Ok, you’ve decided that a gun trust is for you but don’t know the best way to get one (or even how to get a trust)?
It’s not that hard – you can either hire an attorney to draft a custom one for you (expensive… I should know, I’m a firearms attorney) OR you can make use of a NFA trust package.
I’ll just assume that you’ll use an NFA trust package because they’re so simple and we’ll list the BEST trust for NFA Firearms…
#1 – Silencer Shop’s Single Shot Trust (Editor’s Choice)
The Single Shot Trust from Silencer Shop is, far and away, our favorite NFA trust.
What makes it so great?
It is a completely unique system (not a regular NFA trust) that is simple, fast, and it removes the burdens normally associated with an NFA trust. In fact, until I knew about the Single Shot trust, my advice to anyone asking about getting one after the ATF rule change was – “don’t get one.”
Now, my advice is, “Go get a Single Shot Trust – it’s a no brainer.”
The Single Shot NFA Trust is, as the name implies, used only once per NFA firearm. That’s right, each NFA item has it’s own trust (they actually use the item’s serial number as the trust’s name).
This might sound like a hassle but it’s beautifully simple. This way, if you want to purchase a silencer to share possession with a spouse and two good friends, you get a single shot trust and include all four of you on it. However, when you want to purchase an SBR just for you and your spouse, you get a single shot trust with just you two on it (for now – you could always add someone later).
This solves the hassle of a regular NFA trust where your two buddies would have to go get fingerprinted and be part of the application for your SBR if it were to go into a regular NFA trust with the first silencer.
Now, because I have my own home-based FFL, I just have the NFA Firearms shipped straight to me with only a couple day wait. But, if you are considering purchasing an NFA firearm and want a trust, there is NO REASON to no just get a Single Shot Trust for each NFA item and make it simple for you.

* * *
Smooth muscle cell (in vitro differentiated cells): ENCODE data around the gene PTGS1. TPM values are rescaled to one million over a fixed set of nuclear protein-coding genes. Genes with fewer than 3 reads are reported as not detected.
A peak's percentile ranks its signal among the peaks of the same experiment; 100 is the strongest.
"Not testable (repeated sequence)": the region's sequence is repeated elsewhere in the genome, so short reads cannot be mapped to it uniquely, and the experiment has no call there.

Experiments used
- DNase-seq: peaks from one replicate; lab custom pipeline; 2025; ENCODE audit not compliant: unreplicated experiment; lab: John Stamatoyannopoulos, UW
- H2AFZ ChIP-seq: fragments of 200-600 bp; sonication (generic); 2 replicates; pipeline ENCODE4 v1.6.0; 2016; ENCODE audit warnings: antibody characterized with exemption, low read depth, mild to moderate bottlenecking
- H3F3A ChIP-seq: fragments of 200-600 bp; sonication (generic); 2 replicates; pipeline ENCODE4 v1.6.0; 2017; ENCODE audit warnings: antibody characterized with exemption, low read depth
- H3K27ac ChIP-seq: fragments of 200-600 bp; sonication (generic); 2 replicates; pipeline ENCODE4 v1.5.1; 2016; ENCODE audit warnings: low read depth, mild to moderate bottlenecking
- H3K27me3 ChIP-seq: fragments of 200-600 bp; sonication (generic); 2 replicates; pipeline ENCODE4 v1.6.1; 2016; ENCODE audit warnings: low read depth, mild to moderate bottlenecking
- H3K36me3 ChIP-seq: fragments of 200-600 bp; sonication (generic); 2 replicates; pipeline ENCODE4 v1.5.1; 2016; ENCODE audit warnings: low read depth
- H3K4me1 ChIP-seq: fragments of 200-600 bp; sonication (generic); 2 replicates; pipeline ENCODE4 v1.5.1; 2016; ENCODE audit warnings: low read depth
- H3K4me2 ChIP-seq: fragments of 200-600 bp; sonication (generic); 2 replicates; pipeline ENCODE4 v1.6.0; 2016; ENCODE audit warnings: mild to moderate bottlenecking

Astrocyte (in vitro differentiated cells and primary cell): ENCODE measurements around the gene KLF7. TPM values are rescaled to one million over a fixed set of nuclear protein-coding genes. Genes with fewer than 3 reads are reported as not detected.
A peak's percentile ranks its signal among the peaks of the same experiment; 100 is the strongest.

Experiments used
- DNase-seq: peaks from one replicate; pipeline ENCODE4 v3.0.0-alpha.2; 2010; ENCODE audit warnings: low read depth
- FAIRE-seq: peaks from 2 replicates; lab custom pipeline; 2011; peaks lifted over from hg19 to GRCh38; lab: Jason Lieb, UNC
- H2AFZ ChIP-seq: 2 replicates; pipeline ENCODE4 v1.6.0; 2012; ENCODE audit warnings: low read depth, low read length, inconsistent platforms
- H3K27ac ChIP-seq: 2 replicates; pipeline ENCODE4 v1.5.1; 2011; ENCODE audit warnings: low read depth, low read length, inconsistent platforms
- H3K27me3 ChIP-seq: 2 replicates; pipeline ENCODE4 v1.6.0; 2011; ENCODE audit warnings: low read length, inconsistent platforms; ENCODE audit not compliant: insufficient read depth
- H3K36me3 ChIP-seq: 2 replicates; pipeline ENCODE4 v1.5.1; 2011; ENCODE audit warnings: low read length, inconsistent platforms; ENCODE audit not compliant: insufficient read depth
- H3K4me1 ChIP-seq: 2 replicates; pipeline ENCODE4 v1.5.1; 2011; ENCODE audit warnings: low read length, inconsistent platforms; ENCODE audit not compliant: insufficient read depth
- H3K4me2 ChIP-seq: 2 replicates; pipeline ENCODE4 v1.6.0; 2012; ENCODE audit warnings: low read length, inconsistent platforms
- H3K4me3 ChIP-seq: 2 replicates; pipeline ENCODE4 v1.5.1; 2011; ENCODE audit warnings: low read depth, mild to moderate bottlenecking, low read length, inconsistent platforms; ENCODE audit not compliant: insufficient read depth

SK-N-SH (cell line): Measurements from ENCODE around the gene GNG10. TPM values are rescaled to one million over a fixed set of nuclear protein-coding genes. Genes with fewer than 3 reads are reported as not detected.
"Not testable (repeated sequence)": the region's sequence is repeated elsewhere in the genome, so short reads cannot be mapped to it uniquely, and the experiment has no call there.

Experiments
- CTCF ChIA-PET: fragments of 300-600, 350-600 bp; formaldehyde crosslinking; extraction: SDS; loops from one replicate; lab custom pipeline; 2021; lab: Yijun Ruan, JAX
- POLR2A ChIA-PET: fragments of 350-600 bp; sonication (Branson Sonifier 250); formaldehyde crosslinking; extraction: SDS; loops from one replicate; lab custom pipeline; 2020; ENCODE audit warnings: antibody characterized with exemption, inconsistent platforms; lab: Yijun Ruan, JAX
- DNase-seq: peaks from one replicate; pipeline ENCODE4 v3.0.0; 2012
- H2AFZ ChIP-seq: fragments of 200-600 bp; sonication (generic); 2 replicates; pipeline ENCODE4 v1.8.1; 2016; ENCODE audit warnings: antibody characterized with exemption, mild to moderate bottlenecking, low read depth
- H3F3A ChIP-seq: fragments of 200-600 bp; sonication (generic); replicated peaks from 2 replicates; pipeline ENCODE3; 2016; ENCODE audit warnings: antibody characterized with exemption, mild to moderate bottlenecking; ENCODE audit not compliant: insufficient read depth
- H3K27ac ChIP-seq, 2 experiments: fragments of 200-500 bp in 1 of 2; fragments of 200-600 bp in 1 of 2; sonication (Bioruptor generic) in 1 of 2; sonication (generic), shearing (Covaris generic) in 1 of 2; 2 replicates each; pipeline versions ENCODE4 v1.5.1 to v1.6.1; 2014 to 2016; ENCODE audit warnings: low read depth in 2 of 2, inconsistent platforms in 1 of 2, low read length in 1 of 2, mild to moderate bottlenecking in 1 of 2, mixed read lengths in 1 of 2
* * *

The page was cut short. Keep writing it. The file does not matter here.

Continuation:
#2 – National Gun Trust’s NFA Trust (Best Regular Trust)
If using a new trust for each NFA firearm (above) is not for you and you’d like to have a standard NFA trust wherein you can add and remove people and firearms whenever you wish, then we recommend using National Gun Trust’s NFA trust.
We recommend National Gun Trusts because they are great to work with and have a ton of experience with trusts.
So, why would you get a normal trust when I just explained the benefits of option #1 above?
Well, a gun trust doesn’t have to just be for NFA Firearms! If you’re getting a trust as part of an estate planning process or to help protect your assets, then the National Gun Trust option might be for you. This is because you can use it for your NFA Firearms AND add any other firearms you’d like to be protected by the trust.
They also help with paperwork generators/tools to help with your applications and they even have a process to allow you to add people to the trust on a short term basis – this allows a friend to get the benefit of being in your trust to borrow something but not the hassle when you want to buy more things next year.
Of course, there are some alternatives to getting a trust altogether – one option is just to have the NFA item transferred to you as an indiviudal and avoid the sharing concept althogether.
However the other option avoids using a trust and gives you a LOT more benefits: getting your own FFL. With your own FFL you can get firearms cheaper, faster, and you can make side- money (or a full gun business) selling firearms and charging for transfers.
Firearms Trust Alternatives
Contrary to what some believe, an NFA Gun Trust is NOT required to legally possess an NFA firearm.
Instead, it is simply a legal tool that allows the trust to take possession of the NFA weapon and thereby allows everyone in the trust to legally possess it.
There are two main alternatives to a firearm trust:
The first alternative is to have the regulated firearm transferred directly to you – this is how most people purchase NFA firearms.
The process to get the NFA item is effectively the same: you stil need to fill out the ATF form 4, get fingerprints, and pay a tax before you’re approved and recieve your tax stamp back from the ATF.
The difference with an individual transfer is that the ATF Form is filed out in YOUR name and only you are allowed to have lawfl possession of the firearm.
Now, this does not mean other people can’t shoot or use your NFA firearm. You are allowed to let anyone who’s legally allowed to posess a firearm use your NFA item as long as you are present as well – you can’t let someone take control of the NFA firearm if it isn’t registered to them (or even technically allow them to have access to it).
Getting an FFL
The second alternative is to get your own Federal Firearms License (FFL).
By getting an FFL (even from your home), you are able to get firearms at dealer pricing and you can mak emoney selling those firearms or even just charging for transfers.